WHYY/NewsWorks schools reporter wins national honor
March 12, 2013By NewsWorks staff
"Terrific reporting and writing — heartening to see this kind of collaboration across news outlets, too. Some of the best work I've read in this contest. The profile of a mother searching for school for her son was heartbreaking."
-- Education Writers Association judges in naming Benjamin B. Herold the best schools beat writer in the nation, among mid-sized news operations
Benjamin B. Herold, education reporter for WHYY/NewsWorks, has been honored by the Education Writers Association as the best schools beat writer in the nation, among mid-sized news operations.
In honors released today, the EWA cited him for his body of work covering the Philadelphia schools, including stories on school closings, test cheating and the "broken pipeline" between city schools and colleges.
Herold's work is supported by a partnership in education coverage between WHYY/NewsWorks and the Philadelphia Public School Notebook.
For part of the period covered by the award, Herold was on staff at the Notebook, in a position partially underwritten by WHYY. In August, he moved to WHYY full-time, but continues to collaborate with Notebook staff on projects.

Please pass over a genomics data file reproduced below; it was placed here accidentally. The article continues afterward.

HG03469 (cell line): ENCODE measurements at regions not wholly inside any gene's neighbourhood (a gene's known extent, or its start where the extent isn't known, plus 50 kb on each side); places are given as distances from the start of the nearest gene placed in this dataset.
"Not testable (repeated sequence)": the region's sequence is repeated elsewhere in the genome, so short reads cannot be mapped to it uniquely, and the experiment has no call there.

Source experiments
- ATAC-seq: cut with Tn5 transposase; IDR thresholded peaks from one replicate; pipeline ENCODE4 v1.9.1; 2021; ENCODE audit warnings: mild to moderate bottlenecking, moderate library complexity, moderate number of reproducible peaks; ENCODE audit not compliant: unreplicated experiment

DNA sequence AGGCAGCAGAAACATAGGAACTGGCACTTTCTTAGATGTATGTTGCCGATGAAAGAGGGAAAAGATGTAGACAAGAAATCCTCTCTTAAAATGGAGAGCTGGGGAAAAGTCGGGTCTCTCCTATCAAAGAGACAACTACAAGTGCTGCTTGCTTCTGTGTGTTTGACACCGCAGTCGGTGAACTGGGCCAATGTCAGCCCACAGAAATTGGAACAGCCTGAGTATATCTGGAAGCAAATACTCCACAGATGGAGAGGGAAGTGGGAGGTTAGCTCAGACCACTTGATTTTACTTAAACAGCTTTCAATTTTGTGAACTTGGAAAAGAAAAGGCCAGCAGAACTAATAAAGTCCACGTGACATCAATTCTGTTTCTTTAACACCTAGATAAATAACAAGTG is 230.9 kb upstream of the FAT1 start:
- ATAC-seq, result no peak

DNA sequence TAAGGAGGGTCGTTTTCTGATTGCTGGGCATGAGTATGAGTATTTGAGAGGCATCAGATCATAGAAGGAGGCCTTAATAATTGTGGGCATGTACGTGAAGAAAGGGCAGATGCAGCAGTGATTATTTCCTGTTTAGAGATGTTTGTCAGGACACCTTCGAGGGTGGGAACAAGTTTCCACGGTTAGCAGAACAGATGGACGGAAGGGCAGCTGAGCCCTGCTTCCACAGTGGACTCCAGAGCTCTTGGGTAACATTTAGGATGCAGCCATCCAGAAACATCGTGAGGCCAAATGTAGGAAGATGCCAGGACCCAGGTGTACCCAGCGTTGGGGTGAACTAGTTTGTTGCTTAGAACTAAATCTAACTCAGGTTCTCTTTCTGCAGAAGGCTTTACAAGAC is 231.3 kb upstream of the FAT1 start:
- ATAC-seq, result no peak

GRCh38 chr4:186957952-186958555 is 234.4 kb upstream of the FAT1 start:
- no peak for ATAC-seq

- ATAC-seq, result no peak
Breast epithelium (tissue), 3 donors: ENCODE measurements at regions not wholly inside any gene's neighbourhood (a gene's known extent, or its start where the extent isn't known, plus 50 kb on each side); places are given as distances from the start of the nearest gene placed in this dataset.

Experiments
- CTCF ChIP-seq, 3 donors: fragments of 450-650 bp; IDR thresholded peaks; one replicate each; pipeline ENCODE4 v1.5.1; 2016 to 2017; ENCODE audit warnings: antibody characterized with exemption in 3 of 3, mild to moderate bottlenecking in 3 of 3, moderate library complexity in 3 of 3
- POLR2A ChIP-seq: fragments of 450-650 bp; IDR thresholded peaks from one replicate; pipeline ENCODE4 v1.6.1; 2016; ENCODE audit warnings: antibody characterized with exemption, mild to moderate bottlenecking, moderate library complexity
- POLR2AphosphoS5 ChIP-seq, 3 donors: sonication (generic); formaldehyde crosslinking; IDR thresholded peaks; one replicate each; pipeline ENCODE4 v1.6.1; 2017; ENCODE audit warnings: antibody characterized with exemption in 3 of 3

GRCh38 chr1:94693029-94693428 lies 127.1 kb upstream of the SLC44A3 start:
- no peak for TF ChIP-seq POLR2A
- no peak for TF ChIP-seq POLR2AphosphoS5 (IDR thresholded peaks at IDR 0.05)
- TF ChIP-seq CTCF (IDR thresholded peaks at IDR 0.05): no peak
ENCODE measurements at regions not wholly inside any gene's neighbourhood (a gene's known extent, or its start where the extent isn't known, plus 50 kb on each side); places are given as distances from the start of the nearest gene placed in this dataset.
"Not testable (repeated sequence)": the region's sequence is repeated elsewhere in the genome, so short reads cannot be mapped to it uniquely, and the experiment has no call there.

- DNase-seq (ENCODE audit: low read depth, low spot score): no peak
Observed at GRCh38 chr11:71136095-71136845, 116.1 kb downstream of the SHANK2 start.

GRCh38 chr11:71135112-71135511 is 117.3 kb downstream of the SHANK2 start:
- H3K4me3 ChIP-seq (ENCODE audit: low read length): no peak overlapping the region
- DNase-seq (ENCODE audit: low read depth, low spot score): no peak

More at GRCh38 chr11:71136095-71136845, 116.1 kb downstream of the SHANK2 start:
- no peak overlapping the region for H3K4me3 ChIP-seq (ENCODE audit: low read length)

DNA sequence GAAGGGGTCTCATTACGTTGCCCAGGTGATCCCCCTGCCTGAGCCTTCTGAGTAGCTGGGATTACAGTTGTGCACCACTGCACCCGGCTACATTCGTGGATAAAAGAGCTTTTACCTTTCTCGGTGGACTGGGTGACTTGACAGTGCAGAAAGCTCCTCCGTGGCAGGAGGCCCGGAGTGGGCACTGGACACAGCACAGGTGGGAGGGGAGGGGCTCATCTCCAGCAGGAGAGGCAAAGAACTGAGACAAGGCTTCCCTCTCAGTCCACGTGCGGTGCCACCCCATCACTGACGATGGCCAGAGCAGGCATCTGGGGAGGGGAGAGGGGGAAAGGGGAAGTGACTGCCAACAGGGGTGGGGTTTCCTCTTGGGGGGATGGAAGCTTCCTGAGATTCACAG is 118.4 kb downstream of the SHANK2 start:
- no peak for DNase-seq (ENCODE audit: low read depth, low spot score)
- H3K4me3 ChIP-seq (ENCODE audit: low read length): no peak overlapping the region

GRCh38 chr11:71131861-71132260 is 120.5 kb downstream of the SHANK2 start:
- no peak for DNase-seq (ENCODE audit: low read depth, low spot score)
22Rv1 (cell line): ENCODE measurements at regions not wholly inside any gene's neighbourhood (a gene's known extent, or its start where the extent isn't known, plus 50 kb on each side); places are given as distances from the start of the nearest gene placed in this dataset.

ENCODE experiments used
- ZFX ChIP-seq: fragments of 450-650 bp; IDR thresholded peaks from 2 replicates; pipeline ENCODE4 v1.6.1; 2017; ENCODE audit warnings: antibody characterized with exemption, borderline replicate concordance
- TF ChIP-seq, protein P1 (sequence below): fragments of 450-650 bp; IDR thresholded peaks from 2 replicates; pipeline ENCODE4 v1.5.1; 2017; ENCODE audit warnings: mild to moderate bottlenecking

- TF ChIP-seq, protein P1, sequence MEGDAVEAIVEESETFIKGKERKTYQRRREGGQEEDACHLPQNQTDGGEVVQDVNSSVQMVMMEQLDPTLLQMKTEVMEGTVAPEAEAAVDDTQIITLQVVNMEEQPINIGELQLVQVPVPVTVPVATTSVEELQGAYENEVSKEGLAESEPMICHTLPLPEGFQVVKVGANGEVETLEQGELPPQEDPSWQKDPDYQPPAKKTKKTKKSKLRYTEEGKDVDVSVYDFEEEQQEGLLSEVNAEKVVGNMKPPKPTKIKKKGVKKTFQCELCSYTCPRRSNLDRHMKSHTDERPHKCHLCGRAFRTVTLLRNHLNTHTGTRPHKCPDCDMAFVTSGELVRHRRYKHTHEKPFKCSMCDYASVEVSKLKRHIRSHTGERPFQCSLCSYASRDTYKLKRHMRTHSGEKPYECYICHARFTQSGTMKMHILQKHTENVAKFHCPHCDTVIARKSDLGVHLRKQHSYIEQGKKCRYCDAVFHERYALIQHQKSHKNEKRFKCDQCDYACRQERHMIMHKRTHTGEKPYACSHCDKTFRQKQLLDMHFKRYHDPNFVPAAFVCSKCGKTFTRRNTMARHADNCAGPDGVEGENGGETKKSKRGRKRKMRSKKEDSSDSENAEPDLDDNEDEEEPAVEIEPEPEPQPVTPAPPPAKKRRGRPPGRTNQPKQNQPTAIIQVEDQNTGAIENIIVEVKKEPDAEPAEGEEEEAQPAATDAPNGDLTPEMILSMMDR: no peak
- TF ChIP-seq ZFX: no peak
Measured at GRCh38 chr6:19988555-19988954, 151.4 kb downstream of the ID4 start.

The Notebook itself was honored with a second-place prize for news feature by an education-only publication.
Judges cited the Notebook's special edition last May on the broken college pipeline, a project for which Herold was a lead writer.
Also mentioned in that award, along with the Notebook's editor Paul Socolar and other Notebook contributers, was WHYY/NewsWorks web producer Todd Vachon, for his news graphics on education topics.
According to the EWA website, comments from content judges about Herold's beat coverage included:
- "Terrific reporting and writing — heartening to see this kind of collaboration across news outlets, too. Some of the best work I've read in this contest. The profile of a mother searching for school for her son was heartbreaking."
- "The graphics, the photos — it all works in these. It's obvious that Benjamin is an expert story-teller and is given the time and the access to do these stories the way they are supposed to be done. I was drawn to the graphics in the pipeline story. So striking."
Herold, a University of Delaware graduate, has a masters in urban education from Temple University. He's also an award-winning documentary filmmaker. He started as lead writer in the Notebook-NewsWorks reporting parnership in 2010.
Vachon, a resident of Wallingford, joined WHYY in 2008.